Books and podcasts that captured the minds of industry captains this month
THE BUSINESS TIMES | 8 January 2022 | HOWIE LAU, ELISA MALLIS, IVAN NG, SANDEEP BHALLA, RYAN LIM
Managing director, corporate development & partnerships, NCS
It's increasingly hard to find time to read with intent as the pace of the tech world continues to accelerate. Thank goodness for the wide range of podcasts and video summaries for bite-size, on-the-go information, learning, and entertainment.
The best book for me in 2021 was China's Leaders: From Mao to Now by David Shambaugh. It's a chronological, in-depth coverage of 5 key leaders (Mao Zedong, Deng Xiaoping, Jiang Zemin, Hu Jintao, and Xi Jinping), and how their backgrounds, personalities, and leadership styles moulded the China we see today.
One book I plan to read in 2022 is Writing Euro-America-centric, it provides the Modern: Selected Texts on Art & Art His- good coverage of financial markets. tory in Singapore, Malaysia & Southeast Asia by T K Sabapathy. Let's see what else we can learn from history.
CNBC's Halftime Report is my go-to podcast when I exercise. Although rather EuroAmerica-centric, it provides good coverage of financial markets.
Managing director and vice president, APAC, Centre for Creative Leadership
I'm currently reading Enlightenment Now, where Stephen Pinker urges us to step back from the gory headlines and prophecies of doom and instead follow the data. With all the challenges we've faced over the last 2 years, this book is an important reminder of how reason and science can enhance human flourishing.
I've also been listening to the Inside Asia Podcast during my morning runs. It provides weekly episodes with Asia's leading movers and shakers on topics and trends that show how corporate purpose, sustainability and 21st century thinking are guiding Asia's future.
Chief technology officer, City Developments Ltd
A book I read recently is Think Again: The Power of Knowing What You Don't Know by Adam Grant. In this rapidly changing world, the ability to unlearn and rethink is perhaps most critical. Yet, it takes courage and humility to let go of views that no longer serve us. Indeed, as a quote from the book goes: "If knowledge is power, knowing what we don't know is wisdom".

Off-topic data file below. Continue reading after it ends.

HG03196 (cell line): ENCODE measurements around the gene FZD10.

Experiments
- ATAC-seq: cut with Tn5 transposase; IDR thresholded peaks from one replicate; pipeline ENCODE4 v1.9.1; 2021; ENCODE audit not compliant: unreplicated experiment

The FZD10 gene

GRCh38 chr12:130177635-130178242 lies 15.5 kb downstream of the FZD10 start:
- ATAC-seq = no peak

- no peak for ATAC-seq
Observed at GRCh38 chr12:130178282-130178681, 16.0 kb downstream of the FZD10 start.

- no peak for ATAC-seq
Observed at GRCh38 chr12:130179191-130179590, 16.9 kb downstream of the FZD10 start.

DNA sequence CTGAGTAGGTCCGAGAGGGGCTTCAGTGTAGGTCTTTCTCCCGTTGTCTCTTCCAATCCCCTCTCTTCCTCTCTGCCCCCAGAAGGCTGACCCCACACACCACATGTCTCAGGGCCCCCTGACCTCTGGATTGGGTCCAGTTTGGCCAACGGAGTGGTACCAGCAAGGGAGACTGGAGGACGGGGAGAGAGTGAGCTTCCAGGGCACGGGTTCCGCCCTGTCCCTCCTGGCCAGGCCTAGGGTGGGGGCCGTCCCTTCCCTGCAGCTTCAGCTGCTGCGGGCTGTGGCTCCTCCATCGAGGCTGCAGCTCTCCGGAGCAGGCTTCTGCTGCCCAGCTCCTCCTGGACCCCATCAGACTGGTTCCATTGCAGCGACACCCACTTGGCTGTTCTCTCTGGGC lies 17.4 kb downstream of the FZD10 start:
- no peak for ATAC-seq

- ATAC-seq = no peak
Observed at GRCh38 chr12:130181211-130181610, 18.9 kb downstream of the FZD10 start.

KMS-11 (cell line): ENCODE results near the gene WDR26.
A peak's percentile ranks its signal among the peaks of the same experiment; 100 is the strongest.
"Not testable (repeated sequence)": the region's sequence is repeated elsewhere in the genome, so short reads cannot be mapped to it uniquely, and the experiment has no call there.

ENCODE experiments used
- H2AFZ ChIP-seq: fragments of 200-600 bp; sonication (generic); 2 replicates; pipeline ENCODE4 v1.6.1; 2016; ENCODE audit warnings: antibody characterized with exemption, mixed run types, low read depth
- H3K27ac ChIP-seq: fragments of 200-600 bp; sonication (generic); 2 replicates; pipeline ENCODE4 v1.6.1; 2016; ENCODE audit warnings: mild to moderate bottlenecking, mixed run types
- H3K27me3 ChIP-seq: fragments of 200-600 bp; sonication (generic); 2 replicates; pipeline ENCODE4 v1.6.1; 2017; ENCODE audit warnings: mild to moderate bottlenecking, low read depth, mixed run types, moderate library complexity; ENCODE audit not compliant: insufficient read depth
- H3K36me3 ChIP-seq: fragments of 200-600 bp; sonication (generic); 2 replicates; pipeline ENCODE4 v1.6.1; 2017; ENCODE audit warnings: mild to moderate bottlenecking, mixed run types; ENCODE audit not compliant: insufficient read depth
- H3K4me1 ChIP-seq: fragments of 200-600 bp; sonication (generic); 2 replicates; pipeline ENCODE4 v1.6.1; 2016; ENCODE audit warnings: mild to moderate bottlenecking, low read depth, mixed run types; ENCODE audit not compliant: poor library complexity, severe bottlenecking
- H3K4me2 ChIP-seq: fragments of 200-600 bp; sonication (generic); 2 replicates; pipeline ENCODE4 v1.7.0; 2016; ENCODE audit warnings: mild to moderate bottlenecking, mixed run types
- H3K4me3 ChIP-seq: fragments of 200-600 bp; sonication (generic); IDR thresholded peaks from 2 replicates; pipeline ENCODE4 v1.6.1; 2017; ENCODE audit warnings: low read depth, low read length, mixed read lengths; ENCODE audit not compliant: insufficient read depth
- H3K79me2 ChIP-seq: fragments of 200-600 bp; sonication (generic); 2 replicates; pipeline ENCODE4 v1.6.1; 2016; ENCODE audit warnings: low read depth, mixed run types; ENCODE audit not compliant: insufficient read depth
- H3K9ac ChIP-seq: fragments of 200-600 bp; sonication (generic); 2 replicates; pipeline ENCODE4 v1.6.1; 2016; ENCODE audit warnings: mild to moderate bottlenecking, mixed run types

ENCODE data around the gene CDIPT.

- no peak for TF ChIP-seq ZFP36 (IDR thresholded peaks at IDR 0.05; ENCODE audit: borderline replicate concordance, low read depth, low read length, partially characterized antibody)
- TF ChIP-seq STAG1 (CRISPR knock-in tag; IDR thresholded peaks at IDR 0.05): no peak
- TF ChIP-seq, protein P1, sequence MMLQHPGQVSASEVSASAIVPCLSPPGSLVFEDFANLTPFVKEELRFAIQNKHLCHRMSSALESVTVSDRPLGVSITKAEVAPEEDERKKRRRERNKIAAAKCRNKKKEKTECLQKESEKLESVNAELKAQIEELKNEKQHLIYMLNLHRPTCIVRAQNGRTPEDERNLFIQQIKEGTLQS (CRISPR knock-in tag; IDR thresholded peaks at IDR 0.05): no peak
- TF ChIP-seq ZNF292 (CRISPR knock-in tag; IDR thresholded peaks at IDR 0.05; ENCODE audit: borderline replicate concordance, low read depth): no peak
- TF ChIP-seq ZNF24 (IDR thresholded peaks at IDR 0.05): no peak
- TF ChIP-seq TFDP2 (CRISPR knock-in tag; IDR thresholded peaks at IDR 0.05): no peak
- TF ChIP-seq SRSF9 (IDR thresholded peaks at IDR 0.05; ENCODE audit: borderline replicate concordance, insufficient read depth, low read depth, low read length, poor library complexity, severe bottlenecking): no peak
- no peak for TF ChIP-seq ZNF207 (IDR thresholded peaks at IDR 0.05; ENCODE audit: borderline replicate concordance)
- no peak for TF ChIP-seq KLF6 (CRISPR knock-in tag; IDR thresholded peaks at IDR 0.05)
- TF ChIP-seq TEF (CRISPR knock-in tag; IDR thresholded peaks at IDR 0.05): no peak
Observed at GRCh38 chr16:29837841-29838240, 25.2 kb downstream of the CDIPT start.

I'm planning to read Play Nice But Win: A CEO's Journey from Founder to Leader by Michael Dell and James Kaplan. I like memoirs, especially by founders as it's the closest we can get to walk in their shoes. Over the last 30 years, Michael Dell has navigated his company through multiple waves of disruptions, so his insights will be interesting.
I like the podcast No Stupid Questions, where author Stephen Dubner and psychologist Angela Duckworth ask each other interesting questions such as "If everyone hates meetings, why do we have so many of them?". The discussion goes deep into the science of things we may have wondered about and challenges our perspectives.
Senior Advisor, Boston Consulting Group
From Race After Technology by Ruha Benjamin, the biggest takeaway would be that it is imperative to understand the impact of artificial intelligence capabilities on race, gender and income quality measures, as they develop and get used to making everyday decisions. The data may already be biased, multiplying the societal impact that is already prevalent across the world.
I am planning to read The Eternal Decline and Fall of Rome: The History of a Dangerous Idea by Edward J Watts. The ancient societies were so sophisticated in some aspects of their lives and laid much of the foundation of our modern society today, yet they completely vanished from the world. What makes societies and systems exist for centuries, and what makes cultures and societies fail, has implications even today. Good learning can come from our past.
One podcast I recently enjoyed is Hidden Brain, on how our brains are influenced by or influence certain aspects of our everyday interactions.
Founding partner & principal consultant, QED Consulting
I enjoy a good cerebral read that brings a fresh perspective to a good life than a good feeling.
Beyond Order: 12 More Rules for Life by Jordan Peterson is a sequel and update to the Canadian clinical psychologist and psychology professor's 2018 book 12 Rules for Life: An Antidote to Chaos. In both books, Peterson articulates some of life's most complex issues into words that help us better tackle and understand them, which is fascinating to me.
I plan to read Principles: Life and Work by Ray Dalio. I'm curious about him and his supposed unconventional principles to both life and business that were developed, refined, and used by him over the past 40 years to help achieve his goals.
One podcast I really like is The Prof G Pod with Scott Galloway. I always enjoy listening to him as he entertains (colourfully) while answering questions on who's winning and losing in the world of business, and how you can get ahead with alternative opinions, ideas and insights to thrive at work.